How to Protect your Family from the Financial Risks of your Business
Running your own Business or Professional Practice can be one of the most satisfying things one can do for a career, but it can also be filled with long hours, sleepless nights and stressful days. In fact, it is the only career I know, where you are willing to work 60 hours per week for yourself, so you do not have to work 40 for someone else! But how does being your own Boss affect your family, and does your business bring undue Risk to your Family and their Financial Future?
So what are the Financial Risks of your Business, and how could they negatively Impact your Family?
After years of working with successful business owners and professionals, we have identified 5 main areas where we can best protect you and your family from the financial risks of your business.
Risk 1, becoming Disabled while running your Business…
Many of our clients have been so active in their businesses that they almost forget that a Disability is a real event that could happen. In fact according to a Stats Can report published in 2017 showed that Canadians aged 40-65 had a 15% chance of having a prolonged to severe disability. In this study, we are not talking about breaking an arm or a leg but a prolonged disability that lasts for longer than 6 months.
If you were to have a disability throughout your prime working and earning years, what kind of an impact would that have on not only your ability to earn an income, but to pay the office bills, or any overhead that may be required for the business to continue while you recover? Many companies we work with, see the value in having a Health and Dental Plan, but have you checked your maximum monthly limits lately, and does it cover any office overhead expenses to keep the business thriving throughout your time in recovery?
- Disabilities do happen to really nice people
- Your Company or Association Health and Dental Plan may not be nearly enough
- It generally costs 3% of your Income and is a Tax Deductible expense to the business when set up properly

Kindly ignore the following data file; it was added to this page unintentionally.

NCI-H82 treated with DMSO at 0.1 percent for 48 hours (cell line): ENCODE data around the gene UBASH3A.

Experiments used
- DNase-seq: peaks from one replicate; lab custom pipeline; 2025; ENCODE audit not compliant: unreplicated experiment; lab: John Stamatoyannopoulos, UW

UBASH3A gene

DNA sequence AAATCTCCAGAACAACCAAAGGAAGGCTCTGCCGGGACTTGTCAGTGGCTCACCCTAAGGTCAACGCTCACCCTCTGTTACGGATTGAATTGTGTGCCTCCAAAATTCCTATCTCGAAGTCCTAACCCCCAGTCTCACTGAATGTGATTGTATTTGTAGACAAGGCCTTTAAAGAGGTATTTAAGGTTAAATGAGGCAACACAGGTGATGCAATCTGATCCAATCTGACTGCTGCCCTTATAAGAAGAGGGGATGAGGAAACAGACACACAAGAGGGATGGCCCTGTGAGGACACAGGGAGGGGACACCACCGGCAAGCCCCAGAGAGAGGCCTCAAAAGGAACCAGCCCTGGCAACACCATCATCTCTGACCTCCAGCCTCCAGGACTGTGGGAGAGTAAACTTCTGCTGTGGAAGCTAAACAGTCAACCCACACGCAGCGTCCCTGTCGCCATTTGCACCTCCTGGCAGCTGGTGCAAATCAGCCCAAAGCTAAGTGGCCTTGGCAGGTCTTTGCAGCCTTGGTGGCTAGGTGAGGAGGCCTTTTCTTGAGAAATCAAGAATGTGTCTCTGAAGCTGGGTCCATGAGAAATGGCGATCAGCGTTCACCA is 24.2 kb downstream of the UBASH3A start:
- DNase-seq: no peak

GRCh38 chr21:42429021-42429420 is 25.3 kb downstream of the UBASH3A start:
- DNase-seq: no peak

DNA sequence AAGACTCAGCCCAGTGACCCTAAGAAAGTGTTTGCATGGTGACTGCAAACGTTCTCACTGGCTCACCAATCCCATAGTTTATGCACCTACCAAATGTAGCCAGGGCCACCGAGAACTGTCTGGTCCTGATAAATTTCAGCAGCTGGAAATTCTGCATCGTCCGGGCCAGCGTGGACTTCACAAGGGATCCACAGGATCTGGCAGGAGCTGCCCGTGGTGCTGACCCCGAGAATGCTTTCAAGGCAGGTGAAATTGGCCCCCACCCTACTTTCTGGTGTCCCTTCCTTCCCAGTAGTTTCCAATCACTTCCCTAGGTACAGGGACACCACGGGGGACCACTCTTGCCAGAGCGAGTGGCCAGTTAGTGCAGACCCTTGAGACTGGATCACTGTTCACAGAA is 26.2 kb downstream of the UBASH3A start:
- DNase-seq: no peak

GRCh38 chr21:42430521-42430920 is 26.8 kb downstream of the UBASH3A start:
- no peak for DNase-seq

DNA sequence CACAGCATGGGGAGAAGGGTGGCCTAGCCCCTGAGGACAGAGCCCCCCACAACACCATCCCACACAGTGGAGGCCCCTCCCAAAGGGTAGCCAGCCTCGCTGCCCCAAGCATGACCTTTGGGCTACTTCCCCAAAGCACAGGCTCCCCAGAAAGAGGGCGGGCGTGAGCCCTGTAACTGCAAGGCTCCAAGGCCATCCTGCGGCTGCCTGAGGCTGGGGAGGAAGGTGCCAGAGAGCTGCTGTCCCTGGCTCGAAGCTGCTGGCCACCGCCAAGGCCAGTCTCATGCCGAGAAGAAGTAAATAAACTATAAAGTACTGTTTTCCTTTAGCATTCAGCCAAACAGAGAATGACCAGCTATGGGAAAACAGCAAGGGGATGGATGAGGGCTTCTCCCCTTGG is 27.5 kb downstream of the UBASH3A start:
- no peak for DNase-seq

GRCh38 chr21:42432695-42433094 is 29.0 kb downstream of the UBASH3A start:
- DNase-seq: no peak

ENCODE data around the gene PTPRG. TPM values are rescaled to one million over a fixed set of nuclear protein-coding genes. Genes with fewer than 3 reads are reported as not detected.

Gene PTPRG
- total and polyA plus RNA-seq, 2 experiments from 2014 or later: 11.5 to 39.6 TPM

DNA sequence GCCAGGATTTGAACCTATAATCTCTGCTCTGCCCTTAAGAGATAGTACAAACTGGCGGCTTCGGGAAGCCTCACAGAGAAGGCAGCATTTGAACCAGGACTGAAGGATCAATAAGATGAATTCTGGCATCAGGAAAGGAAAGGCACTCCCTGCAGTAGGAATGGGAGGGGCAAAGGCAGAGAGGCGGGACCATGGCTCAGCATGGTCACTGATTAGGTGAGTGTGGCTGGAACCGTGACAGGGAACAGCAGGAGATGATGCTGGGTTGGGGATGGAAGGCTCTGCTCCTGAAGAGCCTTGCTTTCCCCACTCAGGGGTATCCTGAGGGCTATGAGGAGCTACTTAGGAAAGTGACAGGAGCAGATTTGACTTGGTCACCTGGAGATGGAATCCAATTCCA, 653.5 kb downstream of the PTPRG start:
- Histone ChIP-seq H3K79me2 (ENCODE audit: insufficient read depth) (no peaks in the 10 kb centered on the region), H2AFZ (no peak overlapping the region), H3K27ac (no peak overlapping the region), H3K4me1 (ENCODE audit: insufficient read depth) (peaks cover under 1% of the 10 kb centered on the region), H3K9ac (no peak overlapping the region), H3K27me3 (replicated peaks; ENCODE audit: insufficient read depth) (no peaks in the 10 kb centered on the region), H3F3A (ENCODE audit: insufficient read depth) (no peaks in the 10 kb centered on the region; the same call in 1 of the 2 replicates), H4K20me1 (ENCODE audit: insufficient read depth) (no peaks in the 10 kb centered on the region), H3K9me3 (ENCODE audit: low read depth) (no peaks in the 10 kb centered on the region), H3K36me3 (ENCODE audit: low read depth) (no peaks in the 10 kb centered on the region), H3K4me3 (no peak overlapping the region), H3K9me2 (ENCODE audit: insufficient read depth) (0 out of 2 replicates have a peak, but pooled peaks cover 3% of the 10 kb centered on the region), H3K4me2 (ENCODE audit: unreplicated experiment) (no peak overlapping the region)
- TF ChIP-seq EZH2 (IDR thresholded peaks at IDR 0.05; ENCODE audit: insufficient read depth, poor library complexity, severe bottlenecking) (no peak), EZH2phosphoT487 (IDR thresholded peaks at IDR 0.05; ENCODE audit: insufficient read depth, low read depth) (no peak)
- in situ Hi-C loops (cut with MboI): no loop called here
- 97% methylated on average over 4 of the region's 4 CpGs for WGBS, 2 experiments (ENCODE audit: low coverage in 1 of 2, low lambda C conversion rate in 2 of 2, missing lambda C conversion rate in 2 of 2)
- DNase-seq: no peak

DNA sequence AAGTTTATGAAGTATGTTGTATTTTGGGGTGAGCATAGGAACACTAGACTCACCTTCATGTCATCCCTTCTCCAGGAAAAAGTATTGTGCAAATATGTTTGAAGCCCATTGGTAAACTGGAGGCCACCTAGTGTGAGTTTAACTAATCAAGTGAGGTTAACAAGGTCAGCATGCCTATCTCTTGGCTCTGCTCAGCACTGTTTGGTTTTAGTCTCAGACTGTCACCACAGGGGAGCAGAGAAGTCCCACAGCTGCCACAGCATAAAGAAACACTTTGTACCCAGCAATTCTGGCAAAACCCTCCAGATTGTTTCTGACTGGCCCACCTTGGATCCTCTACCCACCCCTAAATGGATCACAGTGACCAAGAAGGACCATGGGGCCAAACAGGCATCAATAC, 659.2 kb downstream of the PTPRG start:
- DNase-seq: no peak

- An Office Overhead Expense Rider on your DI Policy will also pay Salaries and Rent if you suffer a Disability
Risk 2, experiencing a Critical Illness in your Prime Earning Years…
When we have talked with our clients about the level of stress they feel as being the Captain of the Ship, the resounding answer was common, they felt much more stressed today then they felt 5 or 10 years ago. This is worrisome as the Heart and Stroke foundation of Canada has statistics showing that 1 in 2 men and 1 in 3 women will develop Heart disease in their lifetime. And from the Canadian Cancer Society, their data shows that 2 in 5 Canadians will develop some form of Cancer within their lifetimes. So the facts are real, but still many of the clients we have worked with have not considered Critical Illness Insurance as a part of their Business Continuation program.
But the news is not all Bad, surviving a Critical event with Canada’s advanced medical system is much higher today, then it has ever been in the past. So having a Stroke, Heart Attack or Cancer is not the end, but will your business survive if you have to take off 6-12 months in recovery, or will you have to drain any financial resources within the company to keep your business afloat? How would this event affect your company or your family’s financial situation? Would you not want to focus on getting better, instead of the financial stress that could hinder your recovery?
- Cancer, Strokes and Heart Attacks have had an impact on at least one person we all know
- You need to create a financial buffer, so you can focus on recovery and not finances
- When set up properly through a Split Dollar Critical Illness Strategy, you can extract a portion of the profits out of the corporation Tax Free
- If your CI Policy is set up properly and you stay healthy throughout your career, you can receive the Premiums back Tax Free
Risk 3, having a Key Person within your Organization become Disabled or Worse…
What if your business heavily relied on the efforts of one or two Key Employees who really are the foundation of revenue or skill sets. Think of an organization who’s Top Salesperson accounted for 50% of the annual revenue, and that salesperson were to become Disabled, Critically ill or even worse, passed away in some unfortunate accident or event. How would your business survive initially?
Would you have to find a new replacement, one who may take years to get back up to the sales level of the previous employee? How would the event impact your near term cash-flow? Would your creditors and customers be worried? Would you feel obligated to continue the income and maybe even bonuses to the employee or their family? By using a well crafted Key Person Policy, you can protect your business from the loss of a major financial cog in your business. Whether it may be from a Disability, a Critical Illness or even Death.
- Replacing the expertise and knowledge of an essential individual can take time and money and can jeopardize the continuity of the business.
- If a Key Employee had to take 6 months off of work to recover from a Heart Attack, would your business suffer significant financial loss?